The essential Taoist guide to living with simplicity, compassion, and integrity
This is a book that draws on ancient Chinese wisdom to explore the critical life issues: What is our place in nature? How do we make right decisions? How do we respect the earth? How are we to view life and death? What is the path we should live to truly achieve a good and meaningful life?
For Deng Ming-Dao, the two entry points for this exploration are two words: The first is the Chinese word for “heart” which means heart, mind, intention, center, core intelligence, and soul. And the second is the word beautywhich connotes the pleasure we take in art, design, fashion, and music. Our hearts love beauty, and beauty opens our hearts.
In this profound collection of fresh and contemporary translations of ancient texts, Deng Ming-Dao gathers over 220 selections that deal with the essence of heart and beauty. Topics include: how to be great, how long it takes to follow your heart, how to bring order to the world, how to know everything, how to pacify the heart, and much more. Here are stories, fables, poems, and epigrams that delight, inspire, and inform.
Those who would subdue people through their own “excellence”
Have yet to subdue anyone.
But if you used excellence to nurture people instead,
The whole world would be subdued.
No one has become ruler of all under heaven
Without subdued hearts.
It has never happened.
|Publisher:||Hampton Roads Publishing Company, Inc.|
|Product dimensions:||4.90(w) x 6.80(h) x 0.80(d)|
About the Author
Deng Ming-Dao is an author, artist, philosopher, teacher, and martial artist. Deng is his family name; Ming-Dao is his given name. From a young age, he studied Taoism and internal arts such as qigong, tai chi, and kung fu. He is the author of 8 books, including 365 Tao, Everyday Tao, Scholar Warrior, and Chronicles of Tao. His books have been translated into 15 languages. Visit him at http://dengmingdao.com.
Read an Excerpt
1 | The heart of a great person
A great person won't lose their infant heart.
Mengzi, "Li Lou II" [C]
2 | Not going against Tao
Whoever really cherishes Tao is like a child.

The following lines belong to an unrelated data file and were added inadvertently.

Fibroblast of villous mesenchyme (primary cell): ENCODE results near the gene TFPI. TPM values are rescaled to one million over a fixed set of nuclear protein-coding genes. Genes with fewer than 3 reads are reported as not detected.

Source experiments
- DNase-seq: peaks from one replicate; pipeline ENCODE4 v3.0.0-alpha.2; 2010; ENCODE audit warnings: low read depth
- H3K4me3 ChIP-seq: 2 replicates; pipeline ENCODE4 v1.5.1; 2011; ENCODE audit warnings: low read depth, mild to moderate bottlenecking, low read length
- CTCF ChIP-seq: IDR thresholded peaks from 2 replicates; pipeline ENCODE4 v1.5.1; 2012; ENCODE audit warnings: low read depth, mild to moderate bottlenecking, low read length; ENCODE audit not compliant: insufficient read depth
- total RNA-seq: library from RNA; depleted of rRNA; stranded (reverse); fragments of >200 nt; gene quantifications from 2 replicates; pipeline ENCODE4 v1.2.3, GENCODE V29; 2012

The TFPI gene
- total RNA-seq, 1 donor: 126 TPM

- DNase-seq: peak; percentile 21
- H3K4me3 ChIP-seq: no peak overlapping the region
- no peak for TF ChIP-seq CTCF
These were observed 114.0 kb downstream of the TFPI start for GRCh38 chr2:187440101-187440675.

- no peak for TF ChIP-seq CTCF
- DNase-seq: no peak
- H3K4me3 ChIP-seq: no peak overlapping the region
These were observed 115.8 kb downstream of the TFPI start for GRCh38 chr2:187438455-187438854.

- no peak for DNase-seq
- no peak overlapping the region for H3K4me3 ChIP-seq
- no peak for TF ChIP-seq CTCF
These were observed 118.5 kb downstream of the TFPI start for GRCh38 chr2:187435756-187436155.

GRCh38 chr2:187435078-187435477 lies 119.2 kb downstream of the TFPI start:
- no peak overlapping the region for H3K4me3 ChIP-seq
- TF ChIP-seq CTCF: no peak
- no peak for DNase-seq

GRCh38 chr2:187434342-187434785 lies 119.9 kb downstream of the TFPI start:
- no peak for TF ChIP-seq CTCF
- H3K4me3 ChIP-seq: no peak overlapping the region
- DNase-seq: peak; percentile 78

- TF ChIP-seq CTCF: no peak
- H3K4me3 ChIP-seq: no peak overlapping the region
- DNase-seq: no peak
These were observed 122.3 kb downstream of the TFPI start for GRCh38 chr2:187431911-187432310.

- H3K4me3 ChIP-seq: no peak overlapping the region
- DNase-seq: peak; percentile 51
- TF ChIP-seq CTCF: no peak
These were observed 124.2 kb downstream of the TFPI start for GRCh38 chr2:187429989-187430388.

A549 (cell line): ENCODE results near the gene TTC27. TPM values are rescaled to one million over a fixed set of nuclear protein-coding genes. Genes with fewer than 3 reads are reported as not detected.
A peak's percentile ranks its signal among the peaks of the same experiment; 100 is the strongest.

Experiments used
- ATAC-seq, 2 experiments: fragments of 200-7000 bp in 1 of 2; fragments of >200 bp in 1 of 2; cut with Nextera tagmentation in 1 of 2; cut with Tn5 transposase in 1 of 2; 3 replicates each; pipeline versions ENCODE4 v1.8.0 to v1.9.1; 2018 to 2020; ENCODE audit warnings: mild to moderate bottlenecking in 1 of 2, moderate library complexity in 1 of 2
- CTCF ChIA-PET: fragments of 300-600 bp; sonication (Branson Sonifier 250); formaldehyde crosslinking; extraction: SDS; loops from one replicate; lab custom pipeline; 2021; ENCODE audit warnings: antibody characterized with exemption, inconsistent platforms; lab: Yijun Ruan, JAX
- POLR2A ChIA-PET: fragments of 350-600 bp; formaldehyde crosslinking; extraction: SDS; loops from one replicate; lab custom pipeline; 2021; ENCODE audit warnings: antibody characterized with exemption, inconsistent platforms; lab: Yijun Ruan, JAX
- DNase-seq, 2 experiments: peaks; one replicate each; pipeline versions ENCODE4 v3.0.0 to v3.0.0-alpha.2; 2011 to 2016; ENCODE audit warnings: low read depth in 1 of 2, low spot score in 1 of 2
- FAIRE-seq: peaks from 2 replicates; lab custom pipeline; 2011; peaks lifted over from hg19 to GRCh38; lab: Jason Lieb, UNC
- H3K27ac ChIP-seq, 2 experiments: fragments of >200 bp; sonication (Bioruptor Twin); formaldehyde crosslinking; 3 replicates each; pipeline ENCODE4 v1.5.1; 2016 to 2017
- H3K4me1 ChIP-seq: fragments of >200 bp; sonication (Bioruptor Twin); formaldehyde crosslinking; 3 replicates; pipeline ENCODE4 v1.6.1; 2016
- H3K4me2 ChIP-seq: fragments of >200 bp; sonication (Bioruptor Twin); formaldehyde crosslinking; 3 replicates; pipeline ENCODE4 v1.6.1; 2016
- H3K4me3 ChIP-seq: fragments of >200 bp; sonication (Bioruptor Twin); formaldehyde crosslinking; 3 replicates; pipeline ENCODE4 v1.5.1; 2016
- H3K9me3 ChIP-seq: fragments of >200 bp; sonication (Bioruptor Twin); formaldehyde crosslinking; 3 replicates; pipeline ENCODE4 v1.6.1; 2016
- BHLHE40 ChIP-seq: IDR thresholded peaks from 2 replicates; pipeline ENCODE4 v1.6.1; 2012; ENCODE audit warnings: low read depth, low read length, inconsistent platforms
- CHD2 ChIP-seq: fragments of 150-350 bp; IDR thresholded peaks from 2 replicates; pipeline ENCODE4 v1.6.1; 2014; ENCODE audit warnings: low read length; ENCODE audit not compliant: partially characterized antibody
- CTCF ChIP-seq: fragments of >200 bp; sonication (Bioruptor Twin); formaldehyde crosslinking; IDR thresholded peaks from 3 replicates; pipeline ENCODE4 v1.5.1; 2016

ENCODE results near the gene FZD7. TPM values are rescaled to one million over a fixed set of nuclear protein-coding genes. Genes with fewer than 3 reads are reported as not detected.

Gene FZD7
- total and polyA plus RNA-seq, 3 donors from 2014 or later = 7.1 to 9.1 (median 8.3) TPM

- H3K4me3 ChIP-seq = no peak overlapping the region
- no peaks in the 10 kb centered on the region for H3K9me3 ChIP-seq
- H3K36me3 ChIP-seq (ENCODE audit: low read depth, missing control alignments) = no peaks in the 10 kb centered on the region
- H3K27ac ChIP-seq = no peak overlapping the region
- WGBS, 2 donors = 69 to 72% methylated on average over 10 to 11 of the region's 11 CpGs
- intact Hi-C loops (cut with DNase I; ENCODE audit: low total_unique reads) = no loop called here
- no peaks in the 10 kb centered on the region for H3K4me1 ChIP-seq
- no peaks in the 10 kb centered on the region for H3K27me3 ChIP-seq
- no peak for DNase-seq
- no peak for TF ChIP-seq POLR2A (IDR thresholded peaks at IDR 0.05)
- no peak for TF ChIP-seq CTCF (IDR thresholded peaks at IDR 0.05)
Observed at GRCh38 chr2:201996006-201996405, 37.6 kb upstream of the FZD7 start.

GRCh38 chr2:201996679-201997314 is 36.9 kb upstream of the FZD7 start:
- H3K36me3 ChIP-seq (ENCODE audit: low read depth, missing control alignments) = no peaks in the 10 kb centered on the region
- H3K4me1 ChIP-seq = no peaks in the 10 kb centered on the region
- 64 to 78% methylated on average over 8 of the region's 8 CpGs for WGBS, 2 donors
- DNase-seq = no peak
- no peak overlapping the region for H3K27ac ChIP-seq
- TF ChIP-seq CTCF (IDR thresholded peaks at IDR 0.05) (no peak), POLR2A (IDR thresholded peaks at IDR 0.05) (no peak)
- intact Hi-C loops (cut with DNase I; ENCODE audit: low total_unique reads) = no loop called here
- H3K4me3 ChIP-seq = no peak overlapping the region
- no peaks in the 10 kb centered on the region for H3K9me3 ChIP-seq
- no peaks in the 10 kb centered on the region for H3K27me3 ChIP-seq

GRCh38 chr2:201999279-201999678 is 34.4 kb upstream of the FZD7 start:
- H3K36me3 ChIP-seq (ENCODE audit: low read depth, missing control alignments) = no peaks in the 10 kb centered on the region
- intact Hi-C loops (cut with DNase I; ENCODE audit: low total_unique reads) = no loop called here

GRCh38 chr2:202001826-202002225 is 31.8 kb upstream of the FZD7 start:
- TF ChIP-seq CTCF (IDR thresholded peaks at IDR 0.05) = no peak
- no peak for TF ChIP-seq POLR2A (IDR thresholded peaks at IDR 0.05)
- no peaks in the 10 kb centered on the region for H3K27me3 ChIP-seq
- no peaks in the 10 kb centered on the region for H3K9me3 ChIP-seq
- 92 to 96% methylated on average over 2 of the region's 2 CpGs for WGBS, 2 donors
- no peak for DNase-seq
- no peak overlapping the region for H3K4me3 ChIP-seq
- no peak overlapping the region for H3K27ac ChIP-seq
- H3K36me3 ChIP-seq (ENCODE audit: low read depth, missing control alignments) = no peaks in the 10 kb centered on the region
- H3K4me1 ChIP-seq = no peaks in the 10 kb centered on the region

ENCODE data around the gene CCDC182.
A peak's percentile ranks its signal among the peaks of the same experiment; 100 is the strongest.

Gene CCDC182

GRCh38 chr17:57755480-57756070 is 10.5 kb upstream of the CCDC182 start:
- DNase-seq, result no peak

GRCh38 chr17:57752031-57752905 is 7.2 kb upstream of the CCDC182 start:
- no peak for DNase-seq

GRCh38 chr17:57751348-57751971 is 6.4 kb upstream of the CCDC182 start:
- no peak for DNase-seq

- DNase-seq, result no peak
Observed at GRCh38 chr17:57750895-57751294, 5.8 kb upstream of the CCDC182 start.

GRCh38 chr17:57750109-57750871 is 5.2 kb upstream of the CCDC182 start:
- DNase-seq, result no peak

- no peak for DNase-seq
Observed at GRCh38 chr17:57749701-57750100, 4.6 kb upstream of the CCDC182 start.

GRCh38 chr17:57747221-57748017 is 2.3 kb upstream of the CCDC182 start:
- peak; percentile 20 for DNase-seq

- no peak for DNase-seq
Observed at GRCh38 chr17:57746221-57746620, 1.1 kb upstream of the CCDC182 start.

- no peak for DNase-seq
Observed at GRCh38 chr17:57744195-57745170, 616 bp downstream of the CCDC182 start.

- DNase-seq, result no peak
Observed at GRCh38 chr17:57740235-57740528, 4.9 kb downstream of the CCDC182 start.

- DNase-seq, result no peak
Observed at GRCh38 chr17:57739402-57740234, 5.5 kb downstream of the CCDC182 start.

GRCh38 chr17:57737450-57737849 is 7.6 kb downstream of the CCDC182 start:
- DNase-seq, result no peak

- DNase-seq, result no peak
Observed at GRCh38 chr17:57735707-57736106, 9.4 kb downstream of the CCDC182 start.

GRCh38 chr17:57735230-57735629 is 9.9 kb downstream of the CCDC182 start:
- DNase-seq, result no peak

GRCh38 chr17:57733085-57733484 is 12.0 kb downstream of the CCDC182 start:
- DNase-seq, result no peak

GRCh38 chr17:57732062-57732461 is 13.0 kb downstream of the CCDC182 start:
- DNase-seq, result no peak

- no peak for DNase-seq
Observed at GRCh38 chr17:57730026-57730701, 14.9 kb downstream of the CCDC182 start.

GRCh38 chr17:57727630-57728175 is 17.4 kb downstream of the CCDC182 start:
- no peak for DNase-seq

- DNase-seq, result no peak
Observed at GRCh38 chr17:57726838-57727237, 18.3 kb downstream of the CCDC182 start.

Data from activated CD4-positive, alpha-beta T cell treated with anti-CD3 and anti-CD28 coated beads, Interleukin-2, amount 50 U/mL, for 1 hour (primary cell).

Wasps, scorpions, and snakes won't bite, fierce beasts won't pounce, and raptors won't strike.
A child's bones and muscles are soft, but their grasp is firm.
Not yet knowing the union of male and female, all their organs are complete and their vigor is full.
Crying all day without becoming hoarse shows full harmony.
Knowing harmony is constancy.
Knowing constancy is clarity.
But trying to improve upon life is a bad sign.
The heart uses the body's energy, and that's called strength.
Whatever grows strong grows old; we call that going against Tao.
Whatever goes against Tao comes to an early end.
Daodejing, 55 [??]
3 | For the heart that won't do what's natural
Confucius reached the age of fifty-one, but he had still not fully learned of Tao. He went south to the land of Pei to see Lao Dan.
"You've come, haven't you?" Lao Dan asked. "I have heard that you are the most capable person in the north. Have you realized Tao?"
"How have you sought it?"
"At first, I sought it through measures and numbers. After five years, I still hadn't realized it."
"Then how did you seek it again?"
"I then sought it through yin and yang, but still did not find it after twelve years."
"Of course. If Tao could be presented, then subjects would give Tao to their rulers. If Tao could be given, then people would give it to their parents. If Tao could be told to others, then all people would tell it to their siblings. If Tao could be bequeathed to others, then people would give it to their children and grandchildren.
"The reason for this is nothing other than:
"Inwardly, there is no one to direct it; and so it is unstoppable. Outwardly, it does not conform to our rules, and so it seems to us as if no one moves it. Tao emerges from the center and cannot be taken by what is outside. Similarly, the sage does not go out, does not enter into externals, and so the external cannot enter the center. The sage does not need to hide."